John Steadman once wrote of Brooks Robinson, “There’s not a man who knows him who wouldn’t swear for his integrity and honesty and give testimony to his consideration of others. He’s an extraordinary human being, which is important, and the world’s greatest third baseman of all time, which is incidental.”
Joe Falls wrote, “How many times you approached him and got only courtesy and decency in return. A true gentleman who never took himself seriously. I always had the idea he didn’t know he was Brooks Robinson.”
Steve Bazarnic is our Brooks Robinson.
More to the point, Steve Bazarnic is our Steve Bazarnic because he is an extraordinary human being, which is important, and one of the greatest baseball coaches in the world, which is incidental. He is our one and only because I always had the idea he didn’t know he was Steve Bazarnic.
I have grown weary of saying goodbye to people I care about, so I’m not going to say goodbye to Steve, because I won’t allow myself to believe he is going.
Sure, today is the day he is supposed to retire (and while I do believe it, I will really believe it when I see it) from Allegany College of Maryland after 49 wonderful years as teacher, athletic director, one of the greatest baseball coaches in America and the guy who filled any position in the interim if he believed the college and the students needed somebody to do so.
He is uniquely ours, because from the moment Steve and Cathy and their daughter Christie arrived here for the first time from State College, Pennsylvania, in 1970, it seemed as though they had never left. It was as though they belonged here because it seemed as though they had already been here forever. And because they are who they are and live their lives as they do — with kindness, courtesy and decency — they will be here with us always.
This man coached his baseball teams to over 1,400 wins, at one time leading the nation in career victories. He’s sent countless guys to the big leagues, to the television booth, to four-year schools, to careers as law enforcement agents, public servants, United States servicemen, doctors, nurses, lawyers, teachers, coaches — name a profession and one of Coach Bazarnic’s lads makes his living in it because that is what Steve was put here to do.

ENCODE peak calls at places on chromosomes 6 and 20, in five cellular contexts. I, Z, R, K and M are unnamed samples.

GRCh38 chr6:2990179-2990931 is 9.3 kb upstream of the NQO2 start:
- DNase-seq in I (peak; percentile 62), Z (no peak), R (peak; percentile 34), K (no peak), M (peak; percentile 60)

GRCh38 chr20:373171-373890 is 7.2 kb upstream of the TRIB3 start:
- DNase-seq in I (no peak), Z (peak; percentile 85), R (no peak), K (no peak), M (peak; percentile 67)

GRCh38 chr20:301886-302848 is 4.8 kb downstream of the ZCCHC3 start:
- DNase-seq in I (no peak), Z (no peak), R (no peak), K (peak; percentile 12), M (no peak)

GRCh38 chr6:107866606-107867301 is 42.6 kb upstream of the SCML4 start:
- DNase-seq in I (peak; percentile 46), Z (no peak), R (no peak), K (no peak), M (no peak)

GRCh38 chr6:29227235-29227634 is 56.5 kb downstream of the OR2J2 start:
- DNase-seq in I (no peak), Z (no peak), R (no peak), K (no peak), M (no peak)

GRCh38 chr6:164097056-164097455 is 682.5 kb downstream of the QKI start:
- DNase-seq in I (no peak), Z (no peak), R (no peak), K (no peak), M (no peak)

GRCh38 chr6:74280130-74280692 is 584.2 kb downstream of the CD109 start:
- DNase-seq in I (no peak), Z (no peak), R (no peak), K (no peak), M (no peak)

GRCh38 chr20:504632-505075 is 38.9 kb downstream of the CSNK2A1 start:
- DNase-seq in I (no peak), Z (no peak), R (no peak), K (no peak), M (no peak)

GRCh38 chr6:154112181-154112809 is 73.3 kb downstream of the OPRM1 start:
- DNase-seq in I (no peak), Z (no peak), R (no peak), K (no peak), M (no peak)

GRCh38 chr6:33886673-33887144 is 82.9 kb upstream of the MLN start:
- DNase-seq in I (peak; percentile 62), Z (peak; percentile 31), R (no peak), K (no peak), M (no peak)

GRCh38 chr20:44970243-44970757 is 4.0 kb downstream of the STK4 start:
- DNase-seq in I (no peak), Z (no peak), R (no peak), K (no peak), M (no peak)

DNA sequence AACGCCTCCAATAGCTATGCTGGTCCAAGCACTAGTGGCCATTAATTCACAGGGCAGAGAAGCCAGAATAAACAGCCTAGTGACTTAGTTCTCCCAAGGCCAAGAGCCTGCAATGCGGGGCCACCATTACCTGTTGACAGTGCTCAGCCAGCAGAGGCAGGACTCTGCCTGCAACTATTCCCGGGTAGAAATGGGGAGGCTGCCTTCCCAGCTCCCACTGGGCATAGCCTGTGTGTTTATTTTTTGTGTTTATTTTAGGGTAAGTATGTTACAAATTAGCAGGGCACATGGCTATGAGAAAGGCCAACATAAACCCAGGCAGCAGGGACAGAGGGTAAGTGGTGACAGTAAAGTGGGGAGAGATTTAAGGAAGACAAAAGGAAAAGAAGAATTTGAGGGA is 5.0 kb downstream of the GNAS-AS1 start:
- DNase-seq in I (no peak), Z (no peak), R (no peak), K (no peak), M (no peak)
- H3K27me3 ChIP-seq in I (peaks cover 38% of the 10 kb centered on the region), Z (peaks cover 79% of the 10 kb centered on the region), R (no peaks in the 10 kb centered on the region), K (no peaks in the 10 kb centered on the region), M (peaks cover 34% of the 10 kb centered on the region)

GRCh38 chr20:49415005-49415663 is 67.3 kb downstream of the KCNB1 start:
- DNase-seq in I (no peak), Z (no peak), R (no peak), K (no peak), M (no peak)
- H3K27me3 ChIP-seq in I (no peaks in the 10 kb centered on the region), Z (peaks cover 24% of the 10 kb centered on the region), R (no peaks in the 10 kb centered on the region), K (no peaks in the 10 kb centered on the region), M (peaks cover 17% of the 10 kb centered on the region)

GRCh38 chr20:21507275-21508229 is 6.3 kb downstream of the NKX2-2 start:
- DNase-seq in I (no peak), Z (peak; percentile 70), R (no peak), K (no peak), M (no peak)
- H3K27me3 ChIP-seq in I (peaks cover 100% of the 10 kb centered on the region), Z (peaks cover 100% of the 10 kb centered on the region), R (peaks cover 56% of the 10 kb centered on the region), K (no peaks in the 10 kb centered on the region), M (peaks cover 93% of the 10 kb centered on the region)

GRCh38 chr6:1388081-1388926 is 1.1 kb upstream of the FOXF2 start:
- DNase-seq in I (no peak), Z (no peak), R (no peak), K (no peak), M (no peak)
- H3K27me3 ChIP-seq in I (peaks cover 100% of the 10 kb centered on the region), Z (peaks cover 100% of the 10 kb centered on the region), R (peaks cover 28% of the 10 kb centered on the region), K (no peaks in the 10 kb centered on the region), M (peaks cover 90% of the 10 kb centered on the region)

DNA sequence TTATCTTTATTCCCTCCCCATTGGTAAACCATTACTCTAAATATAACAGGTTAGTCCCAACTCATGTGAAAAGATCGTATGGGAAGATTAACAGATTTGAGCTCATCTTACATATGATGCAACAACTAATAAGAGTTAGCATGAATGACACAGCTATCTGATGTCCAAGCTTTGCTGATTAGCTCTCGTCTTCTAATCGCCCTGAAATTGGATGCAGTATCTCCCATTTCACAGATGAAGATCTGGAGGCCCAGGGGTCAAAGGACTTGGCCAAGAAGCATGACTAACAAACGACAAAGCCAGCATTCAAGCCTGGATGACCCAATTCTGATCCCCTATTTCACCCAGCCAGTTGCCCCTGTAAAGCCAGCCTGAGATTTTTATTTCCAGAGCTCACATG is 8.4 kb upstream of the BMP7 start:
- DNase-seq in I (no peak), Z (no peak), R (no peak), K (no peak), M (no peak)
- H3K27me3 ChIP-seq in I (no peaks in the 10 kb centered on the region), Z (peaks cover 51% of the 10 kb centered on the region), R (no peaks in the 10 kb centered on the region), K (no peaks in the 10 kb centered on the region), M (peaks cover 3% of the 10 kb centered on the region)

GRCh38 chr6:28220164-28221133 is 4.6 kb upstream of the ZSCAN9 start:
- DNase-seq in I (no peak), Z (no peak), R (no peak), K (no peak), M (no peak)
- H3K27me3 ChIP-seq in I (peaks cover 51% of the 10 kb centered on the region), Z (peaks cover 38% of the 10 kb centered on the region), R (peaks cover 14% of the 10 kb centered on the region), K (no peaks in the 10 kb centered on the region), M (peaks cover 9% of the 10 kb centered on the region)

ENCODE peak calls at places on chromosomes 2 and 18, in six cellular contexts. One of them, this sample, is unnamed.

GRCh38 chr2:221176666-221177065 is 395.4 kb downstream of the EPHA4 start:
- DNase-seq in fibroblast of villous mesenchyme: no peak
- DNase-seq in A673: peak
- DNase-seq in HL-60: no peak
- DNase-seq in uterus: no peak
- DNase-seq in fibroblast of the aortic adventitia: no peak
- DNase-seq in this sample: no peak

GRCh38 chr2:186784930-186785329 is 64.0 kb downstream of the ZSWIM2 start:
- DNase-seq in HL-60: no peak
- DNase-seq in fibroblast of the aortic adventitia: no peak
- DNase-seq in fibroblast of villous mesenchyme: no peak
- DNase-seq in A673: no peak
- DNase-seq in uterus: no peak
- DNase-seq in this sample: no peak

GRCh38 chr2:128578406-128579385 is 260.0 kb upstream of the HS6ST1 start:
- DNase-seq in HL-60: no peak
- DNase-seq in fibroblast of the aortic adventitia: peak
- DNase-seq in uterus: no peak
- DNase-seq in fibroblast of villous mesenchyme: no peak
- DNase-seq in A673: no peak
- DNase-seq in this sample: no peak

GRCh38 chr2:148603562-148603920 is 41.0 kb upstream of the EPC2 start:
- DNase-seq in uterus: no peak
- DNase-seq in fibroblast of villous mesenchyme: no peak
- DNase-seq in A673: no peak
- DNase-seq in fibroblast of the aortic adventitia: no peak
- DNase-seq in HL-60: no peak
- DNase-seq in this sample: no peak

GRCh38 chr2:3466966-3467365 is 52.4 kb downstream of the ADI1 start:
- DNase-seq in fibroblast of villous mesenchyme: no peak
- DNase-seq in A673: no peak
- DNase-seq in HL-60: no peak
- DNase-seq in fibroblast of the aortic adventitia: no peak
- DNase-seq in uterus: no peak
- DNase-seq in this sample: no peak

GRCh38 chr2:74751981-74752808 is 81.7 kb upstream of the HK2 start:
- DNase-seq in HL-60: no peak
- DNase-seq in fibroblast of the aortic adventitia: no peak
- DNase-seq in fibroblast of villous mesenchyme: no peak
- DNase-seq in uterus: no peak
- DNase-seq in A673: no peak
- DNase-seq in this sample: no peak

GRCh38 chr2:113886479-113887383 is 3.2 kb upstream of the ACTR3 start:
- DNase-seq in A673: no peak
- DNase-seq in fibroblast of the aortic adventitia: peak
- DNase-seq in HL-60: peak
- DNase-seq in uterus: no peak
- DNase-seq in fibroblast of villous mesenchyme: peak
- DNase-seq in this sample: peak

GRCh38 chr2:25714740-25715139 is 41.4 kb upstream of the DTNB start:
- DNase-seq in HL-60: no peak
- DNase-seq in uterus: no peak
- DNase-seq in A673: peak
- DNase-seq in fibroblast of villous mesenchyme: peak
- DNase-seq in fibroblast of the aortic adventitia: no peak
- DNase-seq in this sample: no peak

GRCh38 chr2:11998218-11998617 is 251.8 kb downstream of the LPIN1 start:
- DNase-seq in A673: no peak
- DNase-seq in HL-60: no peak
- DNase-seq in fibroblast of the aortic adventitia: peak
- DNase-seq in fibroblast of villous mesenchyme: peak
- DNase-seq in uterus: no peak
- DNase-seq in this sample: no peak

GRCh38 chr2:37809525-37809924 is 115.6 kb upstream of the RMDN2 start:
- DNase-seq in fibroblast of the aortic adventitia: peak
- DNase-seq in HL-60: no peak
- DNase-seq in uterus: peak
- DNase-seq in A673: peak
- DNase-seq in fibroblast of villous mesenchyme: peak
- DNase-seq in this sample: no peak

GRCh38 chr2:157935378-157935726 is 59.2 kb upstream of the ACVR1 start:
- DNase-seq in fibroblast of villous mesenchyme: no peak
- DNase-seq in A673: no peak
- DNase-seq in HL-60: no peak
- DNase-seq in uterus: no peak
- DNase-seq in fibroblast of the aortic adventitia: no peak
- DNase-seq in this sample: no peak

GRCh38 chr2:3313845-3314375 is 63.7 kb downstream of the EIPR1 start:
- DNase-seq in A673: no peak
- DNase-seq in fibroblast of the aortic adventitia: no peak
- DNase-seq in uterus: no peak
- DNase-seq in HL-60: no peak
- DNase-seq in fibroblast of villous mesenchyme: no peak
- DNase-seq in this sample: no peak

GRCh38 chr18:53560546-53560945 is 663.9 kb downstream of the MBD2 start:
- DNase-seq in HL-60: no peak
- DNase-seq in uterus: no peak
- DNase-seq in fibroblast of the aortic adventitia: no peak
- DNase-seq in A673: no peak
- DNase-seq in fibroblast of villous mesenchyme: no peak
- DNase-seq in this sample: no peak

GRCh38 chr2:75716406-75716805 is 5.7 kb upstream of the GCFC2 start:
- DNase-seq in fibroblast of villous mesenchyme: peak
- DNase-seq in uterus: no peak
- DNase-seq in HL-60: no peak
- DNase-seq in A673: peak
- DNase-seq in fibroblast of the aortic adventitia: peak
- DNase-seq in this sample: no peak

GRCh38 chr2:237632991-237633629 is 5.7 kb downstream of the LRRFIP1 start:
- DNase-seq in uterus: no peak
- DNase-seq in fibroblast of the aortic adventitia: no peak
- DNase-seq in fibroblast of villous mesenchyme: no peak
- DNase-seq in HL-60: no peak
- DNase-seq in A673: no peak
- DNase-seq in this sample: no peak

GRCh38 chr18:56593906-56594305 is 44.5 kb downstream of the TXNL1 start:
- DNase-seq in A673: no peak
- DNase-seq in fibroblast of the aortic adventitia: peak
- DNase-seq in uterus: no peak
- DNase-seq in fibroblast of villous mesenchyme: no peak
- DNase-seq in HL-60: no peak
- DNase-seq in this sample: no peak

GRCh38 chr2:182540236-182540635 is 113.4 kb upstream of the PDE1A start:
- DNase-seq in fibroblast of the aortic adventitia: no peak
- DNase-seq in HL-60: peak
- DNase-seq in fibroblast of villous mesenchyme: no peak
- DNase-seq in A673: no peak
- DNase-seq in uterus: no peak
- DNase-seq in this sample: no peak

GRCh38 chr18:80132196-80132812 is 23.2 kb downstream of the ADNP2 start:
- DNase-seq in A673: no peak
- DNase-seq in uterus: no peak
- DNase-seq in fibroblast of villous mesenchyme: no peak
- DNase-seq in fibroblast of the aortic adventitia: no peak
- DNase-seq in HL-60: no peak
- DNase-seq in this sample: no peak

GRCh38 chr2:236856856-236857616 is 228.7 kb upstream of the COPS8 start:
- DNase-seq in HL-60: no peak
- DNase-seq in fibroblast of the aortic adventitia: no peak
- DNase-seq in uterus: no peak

Most importantly, he sent his players on to the rest of their lives with the foundation of honesty, care and treating others better than you treat yourself — not by lesson planning or lecture, but by example.
Steve Bazarnic is an NJCAA Hall of Famer; in fact, he was in the Hall of Fame in the very prime of his career. He has won countless championships, took teams to nine NJCAA World Series, has been named Coach of the Year as many times as some of us go to the market, and has been honored twice by the Dapper Dan Club of Allegany County for being the person to bring our area the most national recognition through athletics.
Yet he’s never understood what the fuss it about, which, of course, is precisely what the fuss is. We love Steve Bazarnic as he loves all of us.
The Allegany County Board of Commissioners declared June 10 to be Steve Bazarnic Day. I wonder how they had to trick him to attend?
You’ve seen Steve running or riding his bike in just about every neighborhood in town, you see him tirelessly preparing the ACM field — affectionately known as The Rock — by himself so his players will have the perfect surface to practice and play on. You see him throwing batting practice. You see him in the market helping older customers by carrying their groceries. You see him in the West Side during the winter shoveling his neighbors’ sidewalks.
You would think his being in a baseball uniform would be Steve in his true element because he looks so natural and perfect when he is and, God help him, he does love it so. Yet Steve’s true element is teaching, being with his family and his friends and meeting new friends and helping others; not because he sets out to do these things, but because that is just what you do.
The first time I met Steve was in May of 1984 when I covered the Trojans’ doubleheader sweep of Brookdale, New Jersey, in the District Tournament championship, which sent them to the World Series for the first time. The stars of the day were two local pitchers, Robbie Russell and J.R. Perdew, who pitched complete games and silenced the mighty bats of the Jersey Blues and bested their heralded pitcher, Jim Hunter.
Russell, who would go on to enjoy a good career pitching in the Pirates organization, was easy to talk to afterward, but, for the most part, a pretty quiet and reserved guy.
Perdew, on the other hand, made Russell look like a stand-up comedian by comparison. Getting J.R. to speak at all in those days was a task within itself. Yet now, thanks to the influence of Steve Bazarnic, you can’t get J.R. to shut up in several different languages he has learned along the way as a Chicago White Sox pitching instructor.
It was a grand and glorious day on The Rock; one I will remember for the rest of my days because it still brings a smile to my heart. I had never been so happy for anybody I had just met as I was for Steve Bazarnic that afternoon, for I had never met a more humble or gracious person in my life up to that point than Steve Bazarnic. Thirty-five years later, I still haven’t.
Steve Bazarnic had me at hello, which is why I refuse to say goodbye. All I can say to him is what he has always said to me, which is, “You done good.” And, “Hey, thanks.”
“Hey, thanks,” from the bottom of the hearts of all of us in this very grateful community.
Mike Burke is sports editor of the Cumberland Times-News. Follow him on Twitter @MikeBurkeCTN.